Ancient drink is the new trend brewing among students

Esther Han
A very important date: plates of cake and lashings of hot tea.
A very important date: plates of cake and lashings of hot tea. Photo: Tamara Dean

The Sydney University campus is hardly Wonderland, but that was no concern for a group of students simply wanting to bond over their love for tea.

"We wanted to do a mad hatter's tea party for a long time. We had scones, cakes, sandwiches, and of course many, many cups of tea," said the president of the university's Tea Society, Amy La. "We sipped peppermint, jasmine, and Adelaide tea, which is a fruit-flavoured black tea."

The party is the latest on a lengthy list of events by the Tea Society, whose membership has ballooned from 200 to 500 in three years. Each week they gather to learn about different teas, their history and brewing methods.

"One member grew up drinking Persian tea, so together we tasted it with orange blossom water and rose water," the agricultural science student said. ''We've done it for Taiwanese bubble teas and traditional afternoon teas.''

One of history's oldest drinks is experiencing a resurgence in popularity among young people, with companies offering unusual blends and organic options in sleeker packaging.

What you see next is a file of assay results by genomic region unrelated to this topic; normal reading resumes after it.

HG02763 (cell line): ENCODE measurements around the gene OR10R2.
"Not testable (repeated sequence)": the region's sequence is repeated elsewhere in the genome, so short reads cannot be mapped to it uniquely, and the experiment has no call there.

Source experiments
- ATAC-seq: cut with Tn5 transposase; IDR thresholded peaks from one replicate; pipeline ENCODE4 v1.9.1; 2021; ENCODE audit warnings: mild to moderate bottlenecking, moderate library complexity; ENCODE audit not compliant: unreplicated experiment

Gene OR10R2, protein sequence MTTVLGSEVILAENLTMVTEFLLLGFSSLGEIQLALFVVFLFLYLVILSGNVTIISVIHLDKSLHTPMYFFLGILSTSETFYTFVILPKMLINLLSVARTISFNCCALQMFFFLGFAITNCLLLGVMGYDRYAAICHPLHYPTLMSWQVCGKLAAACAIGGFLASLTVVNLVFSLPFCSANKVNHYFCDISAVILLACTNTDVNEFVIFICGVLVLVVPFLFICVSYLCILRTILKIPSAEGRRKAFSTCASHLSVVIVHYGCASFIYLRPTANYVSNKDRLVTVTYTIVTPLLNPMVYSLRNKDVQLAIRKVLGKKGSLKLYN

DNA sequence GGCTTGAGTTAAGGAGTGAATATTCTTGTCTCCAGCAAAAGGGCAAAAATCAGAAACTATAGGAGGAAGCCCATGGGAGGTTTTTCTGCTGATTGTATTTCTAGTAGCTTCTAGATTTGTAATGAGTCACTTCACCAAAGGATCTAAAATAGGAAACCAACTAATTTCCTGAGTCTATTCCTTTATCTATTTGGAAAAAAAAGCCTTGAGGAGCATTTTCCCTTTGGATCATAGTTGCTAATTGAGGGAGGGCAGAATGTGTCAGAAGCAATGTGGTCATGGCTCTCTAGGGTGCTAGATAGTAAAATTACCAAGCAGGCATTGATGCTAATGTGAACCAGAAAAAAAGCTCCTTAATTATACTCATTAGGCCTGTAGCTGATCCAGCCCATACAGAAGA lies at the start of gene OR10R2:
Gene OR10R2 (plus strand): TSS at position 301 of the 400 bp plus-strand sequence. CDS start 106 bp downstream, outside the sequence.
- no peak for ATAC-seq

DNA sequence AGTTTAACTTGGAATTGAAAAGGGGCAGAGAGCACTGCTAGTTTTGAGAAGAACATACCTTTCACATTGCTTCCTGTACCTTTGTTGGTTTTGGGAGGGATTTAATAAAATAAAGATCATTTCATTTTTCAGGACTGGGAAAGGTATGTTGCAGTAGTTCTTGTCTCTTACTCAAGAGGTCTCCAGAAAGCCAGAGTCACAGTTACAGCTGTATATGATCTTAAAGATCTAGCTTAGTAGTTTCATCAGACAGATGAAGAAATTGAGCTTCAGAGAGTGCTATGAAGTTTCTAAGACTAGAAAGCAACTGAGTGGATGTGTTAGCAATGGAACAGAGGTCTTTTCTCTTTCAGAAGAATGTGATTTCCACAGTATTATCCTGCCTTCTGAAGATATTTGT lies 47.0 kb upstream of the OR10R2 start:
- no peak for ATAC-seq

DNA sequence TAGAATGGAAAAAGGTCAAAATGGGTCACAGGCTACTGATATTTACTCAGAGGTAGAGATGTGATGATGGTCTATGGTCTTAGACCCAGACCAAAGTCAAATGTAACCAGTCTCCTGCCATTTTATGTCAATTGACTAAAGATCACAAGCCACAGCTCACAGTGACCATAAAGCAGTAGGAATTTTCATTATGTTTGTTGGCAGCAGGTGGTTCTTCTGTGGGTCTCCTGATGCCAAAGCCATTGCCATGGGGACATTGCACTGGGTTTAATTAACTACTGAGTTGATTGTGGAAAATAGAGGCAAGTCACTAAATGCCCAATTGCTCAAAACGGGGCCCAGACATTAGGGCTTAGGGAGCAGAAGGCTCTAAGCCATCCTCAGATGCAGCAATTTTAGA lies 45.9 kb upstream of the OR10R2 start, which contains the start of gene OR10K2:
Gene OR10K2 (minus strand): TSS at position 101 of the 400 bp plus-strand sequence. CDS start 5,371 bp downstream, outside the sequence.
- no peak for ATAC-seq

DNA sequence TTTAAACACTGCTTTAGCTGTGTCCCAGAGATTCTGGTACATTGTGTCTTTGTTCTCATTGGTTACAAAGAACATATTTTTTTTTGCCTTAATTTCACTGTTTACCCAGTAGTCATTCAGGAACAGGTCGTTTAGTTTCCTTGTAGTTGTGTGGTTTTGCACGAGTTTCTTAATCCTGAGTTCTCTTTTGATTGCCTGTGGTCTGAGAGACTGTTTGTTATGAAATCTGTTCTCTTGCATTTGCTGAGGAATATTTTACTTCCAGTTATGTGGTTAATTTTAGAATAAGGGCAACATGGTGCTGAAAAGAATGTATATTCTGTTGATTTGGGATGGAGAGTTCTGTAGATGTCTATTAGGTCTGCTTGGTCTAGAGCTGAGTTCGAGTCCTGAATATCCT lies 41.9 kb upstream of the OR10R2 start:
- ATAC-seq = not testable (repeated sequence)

In June, 19-year-old Adam Wilkinson - whose beverage of choice is English Breakfast - began the University of NSW's first Tea Society with 160 founding members.

''All the different teas, their histories and rituals keep it interesting,'' the medical science student said. ''We've invited a tea expert to give us regular tea talks. There are so many types like red, white, herbal teas to focus on each week.''

Social researcher Mark McCrindle said the continual supply of unusual flavours and blends through shops such as the T2 chain kept young people's interest alive.

"Tea also creates a social atmosphere. And you don't need a barista like with coffee, it's empowering because people can sample, experiment and make their own blends.''


David Lyons from the Tea Centre chain has observed young people flocking to his stores in larger numbers over the past couple of years. ''They come in knowing they want high antioxidant teas without the chemical flavourings."

Sales of fruit, herbal and green teas to be consumed at home have grown by 5 per cent each year, an IBISWorld report showed. "This is largely driven by purported health benefits such as antioxidant properties," it said. Sales of fair trade tea surged 2225 per cent to nearly $10 million between 2006 to 2011.

Tea blender Corinne Smith from The Rabbit Hole has gauged the level of interest in organic and fair trade tea through a tea stall at Bondi Markets.

She noticed her older customers tended to be female while there was a greater gender balance among youths. ''I think they get bored easily and tea has amazing paraphernalia."

This finding was a key reason why she decided to open an organic tea bar within a year. "It's no longer just about the caffeine fix but about looking after their health. Tea fits into that."